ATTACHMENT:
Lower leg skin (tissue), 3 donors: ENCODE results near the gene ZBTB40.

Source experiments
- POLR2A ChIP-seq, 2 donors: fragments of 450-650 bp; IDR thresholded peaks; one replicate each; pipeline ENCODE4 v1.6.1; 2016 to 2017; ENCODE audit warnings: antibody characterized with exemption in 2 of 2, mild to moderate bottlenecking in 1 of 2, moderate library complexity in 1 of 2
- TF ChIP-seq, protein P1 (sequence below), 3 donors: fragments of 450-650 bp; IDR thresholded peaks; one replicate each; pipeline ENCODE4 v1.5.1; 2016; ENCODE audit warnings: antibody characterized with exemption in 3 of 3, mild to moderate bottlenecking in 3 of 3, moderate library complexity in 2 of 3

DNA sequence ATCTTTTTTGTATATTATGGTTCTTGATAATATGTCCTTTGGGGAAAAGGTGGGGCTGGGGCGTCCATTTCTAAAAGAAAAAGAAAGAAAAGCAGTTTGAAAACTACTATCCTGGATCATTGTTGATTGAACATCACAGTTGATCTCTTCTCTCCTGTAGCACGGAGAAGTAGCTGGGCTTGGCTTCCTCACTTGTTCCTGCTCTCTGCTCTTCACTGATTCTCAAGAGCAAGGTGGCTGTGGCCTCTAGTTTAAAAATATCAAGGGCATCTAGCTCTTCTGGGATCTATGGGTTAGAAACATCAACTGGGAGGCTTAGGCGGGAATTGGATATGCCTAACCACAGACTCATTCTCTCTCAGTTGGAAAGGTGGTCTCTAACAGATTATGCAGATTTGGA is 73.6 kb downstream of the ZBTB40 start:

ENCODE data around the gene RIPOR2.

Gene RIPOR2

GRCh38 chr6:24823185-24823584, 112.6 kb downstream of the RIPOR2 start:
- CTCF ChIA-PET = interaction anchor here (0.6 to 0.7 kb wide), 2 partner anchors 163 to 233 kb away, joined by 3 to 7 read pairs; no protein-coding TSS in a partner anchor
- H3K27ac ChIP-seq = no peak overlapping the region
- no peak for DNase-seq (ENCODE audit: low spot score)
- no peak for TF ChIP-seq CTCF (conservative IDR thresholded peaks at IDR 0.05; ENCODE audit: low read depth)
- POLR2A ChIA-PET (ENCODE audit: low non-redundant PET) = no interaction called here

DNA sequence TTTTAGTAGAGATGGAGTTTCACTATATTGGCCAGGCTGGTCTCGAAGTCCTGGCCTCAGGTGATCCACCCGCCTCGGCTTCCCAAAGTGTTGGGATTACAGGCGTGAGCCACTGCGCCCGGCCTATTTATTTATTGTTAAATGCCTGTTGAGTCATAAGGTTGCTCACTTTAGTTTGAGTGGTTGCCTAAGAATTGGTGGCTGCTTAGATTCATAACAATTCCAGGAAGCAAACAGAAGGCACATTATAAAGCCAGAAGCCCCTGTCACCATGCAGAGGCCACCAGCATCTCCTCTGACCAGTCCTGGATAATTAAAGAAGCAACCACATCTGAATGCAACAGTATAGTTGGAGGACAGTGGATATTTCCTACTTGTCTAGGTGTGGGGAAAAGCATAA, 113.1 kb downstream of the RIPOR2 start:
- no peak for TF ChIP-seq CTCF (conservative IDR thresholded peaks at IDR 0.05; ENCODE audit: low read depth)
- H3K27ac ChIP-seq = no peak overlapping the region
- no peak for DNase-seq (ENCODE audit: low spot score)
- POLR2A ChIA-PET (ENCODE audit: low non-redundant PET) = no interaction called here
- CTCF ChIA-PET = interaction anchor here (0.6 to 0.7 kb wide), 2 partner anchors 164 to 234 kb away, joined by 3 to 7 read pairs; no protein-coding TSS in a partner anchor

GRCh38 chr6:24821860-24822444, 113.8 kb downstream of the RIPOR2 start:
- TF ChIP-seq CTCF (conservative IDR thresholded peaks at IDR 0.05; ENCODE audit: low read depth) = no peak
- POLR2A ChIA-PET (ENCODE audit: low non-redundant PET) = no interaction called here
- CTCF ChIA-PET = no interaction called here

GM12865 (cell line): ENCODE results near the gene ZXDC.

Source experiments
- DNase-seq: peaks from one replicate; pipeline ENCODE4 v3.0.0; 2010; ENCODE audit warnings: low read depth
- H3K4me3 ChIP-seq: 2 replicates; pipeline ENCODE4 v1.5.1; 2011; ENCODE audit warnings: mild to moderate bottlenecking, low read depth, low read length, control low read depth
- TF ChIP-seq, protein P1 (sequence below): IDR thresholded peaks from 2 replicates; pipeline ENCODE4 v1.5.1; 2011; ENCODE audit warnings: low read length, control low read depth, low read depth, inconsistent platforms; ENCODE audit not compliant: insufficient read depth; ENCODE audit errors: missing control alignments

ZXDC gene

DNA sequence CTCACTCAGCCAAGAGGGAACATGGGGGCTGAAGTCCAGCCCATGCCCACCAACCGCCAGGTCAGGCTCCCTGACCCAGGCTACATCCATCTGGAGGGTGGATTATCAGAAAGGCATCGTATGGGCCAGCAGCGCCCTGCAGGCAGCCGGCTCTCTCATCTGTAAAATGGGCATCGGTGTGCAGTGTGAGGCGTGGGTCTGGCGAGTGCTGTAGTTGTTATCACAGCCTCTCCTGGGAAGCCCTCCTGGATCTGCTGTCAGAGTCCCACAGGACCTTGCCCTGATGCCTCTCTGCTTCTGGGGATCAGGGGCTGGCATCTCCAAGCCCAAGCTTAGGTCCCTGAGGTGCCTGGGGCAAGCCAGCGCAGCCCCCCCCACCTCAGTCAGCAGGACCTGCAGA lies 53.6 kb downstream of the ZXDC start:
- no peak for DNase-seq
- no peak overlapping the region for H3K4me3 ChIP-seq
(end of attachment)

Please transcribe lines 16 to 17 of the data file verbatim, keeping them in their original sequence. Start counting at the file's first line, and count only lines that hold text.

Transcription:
- H3K27ac ChIP-seq = no peak overlapping the region
- no peak for DNase-seq (ENCODE audit: low spot score)